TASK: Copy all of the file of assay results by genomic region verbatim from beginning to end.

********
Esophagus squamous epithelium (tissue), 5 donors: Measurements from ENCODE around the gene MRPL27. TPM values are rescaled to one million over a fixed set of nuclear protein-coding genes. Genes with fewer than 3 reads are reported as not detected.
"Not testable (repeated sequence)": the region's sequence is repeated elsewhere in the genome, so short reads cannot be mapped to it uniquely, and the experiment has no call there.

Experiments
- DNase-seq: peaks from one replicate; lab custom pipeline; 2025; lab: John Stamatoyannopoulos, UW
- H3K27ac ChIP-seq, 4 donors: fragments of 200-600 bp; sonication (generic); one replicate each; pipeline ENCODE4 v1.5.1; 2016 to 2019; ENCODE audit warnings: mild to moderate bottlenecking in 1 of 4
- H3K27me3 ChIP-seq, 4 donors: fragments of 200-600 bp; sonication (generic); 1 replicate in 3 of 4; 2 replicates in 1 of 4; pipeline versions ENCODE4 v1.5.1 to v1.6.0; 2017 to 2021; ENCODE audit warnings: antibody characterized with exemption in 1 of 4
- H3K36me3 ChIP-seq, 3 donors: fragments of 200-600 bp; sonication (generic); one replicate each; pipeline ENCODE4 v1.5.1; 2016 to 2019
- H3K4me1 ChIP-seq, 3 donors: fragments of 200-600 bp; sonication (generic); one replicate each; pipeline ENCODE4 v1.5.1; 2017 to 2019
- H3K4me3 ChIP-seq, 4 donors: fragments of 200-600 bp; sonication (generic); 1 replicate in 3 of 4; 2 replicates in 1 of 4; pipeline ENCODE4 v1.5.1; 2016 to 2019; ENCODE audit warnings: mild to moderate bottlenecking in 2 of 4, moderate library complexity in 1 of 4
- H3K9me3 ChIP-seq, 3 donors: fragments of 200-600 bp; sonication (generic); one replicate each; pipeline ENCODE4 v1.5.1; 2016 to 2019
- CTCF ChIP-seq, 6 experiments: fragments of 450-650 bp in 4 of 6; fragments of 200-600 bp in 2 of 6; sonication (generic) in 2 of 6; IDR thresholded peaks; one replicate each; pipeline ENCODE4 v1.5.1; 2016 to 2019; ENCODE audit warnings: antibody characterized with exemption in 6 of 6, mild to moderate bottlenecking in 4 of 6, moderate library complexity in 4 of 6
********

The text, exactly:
Esophagus squamous epithelium (tissue), 5 donors: Measurements from ENCODE around the gene MRPL27. TPM values are rescaled to one million over a fixed set of nuclear protein-coding genes. Genes with fewer than 3 reads are reported as not detected.
"Not testable (repeated sequence)": the region's sequence is repeated elsewhere in the genome, so short reads cannot be mapped to it uniquely, and the experiment has no call there.

Experiments
- DNase-seq: peaks from one replicate; lab custom pipeline; 2025; lab: John Stamatoyannopoulos, UW
- H3K27ac ChIP-seq, 4 donors: fragments of 200-600 bp; sonication (generic); one replicate each; pipeline ENCODE4 v1.5.1; 2016 to 2019; ENCODE audit warnings: mild to moderate bottlenecking in 1 of 4
- H3K27me3 ChIP-seq, 4 donors: fragments of 200-600 bp; sonication (generic); 1 replicate in 3 of 4; 2 replicates in 1 of 4; pipeline versions ENCODE4 v1.5.1 to v1.6.0; 2017 to 2021; ENCODE audit warnings: antibody characterized with exemption in 1 of 4
- H3K36me3 ChIP-seq, 3 donors: fragments of 200-600 bp; sonication (generic); one replicate each; pipeline ENCODE4 v1.5.1; 2016 to 2019
- H3K4me1 ChIP-seq, 3 donors: fragments of 200-600 bp; sonication (generic); one replicate each; pipeline ENCODE4 v1.5.1; 2017 to 2019
- H3K4me3 ChIP-seq, 4 donors: fragments of 200-600 bp; sonication (generic); 1 replicate in 3 of 4; 2 replicates in 1 of 4; pipeline ENCODE4 v1.5.1; 2016 to 2019; ENCODE audit warnings: mild to moderate bottlenecking in 2 of 4, moderate library complexity in 1 of 4
- H3K9me3 ChIP-seq, 3 donors: fragments of 200-600 bp; sonication (generic); one replicate each; pipeline ENCODE4 v1.5.1; 2016 to 2019
- CTCF ChIP-seq, 6 experiments: fragments of 450-650 bp in 4 of 6; fragments of 200-600 bp in 2 of 6; sonication (generic) in 2 of 6; IDR thresholded peaks; one replicate each; pipeline ENCODE4 v1.5.1; 2016 to 2019; ENCODE audit warnings: antibody characterized with exemption in 6 of 6, mild to moderate bottlenecking in 4 of 6, moderate library complexity in 4 of 6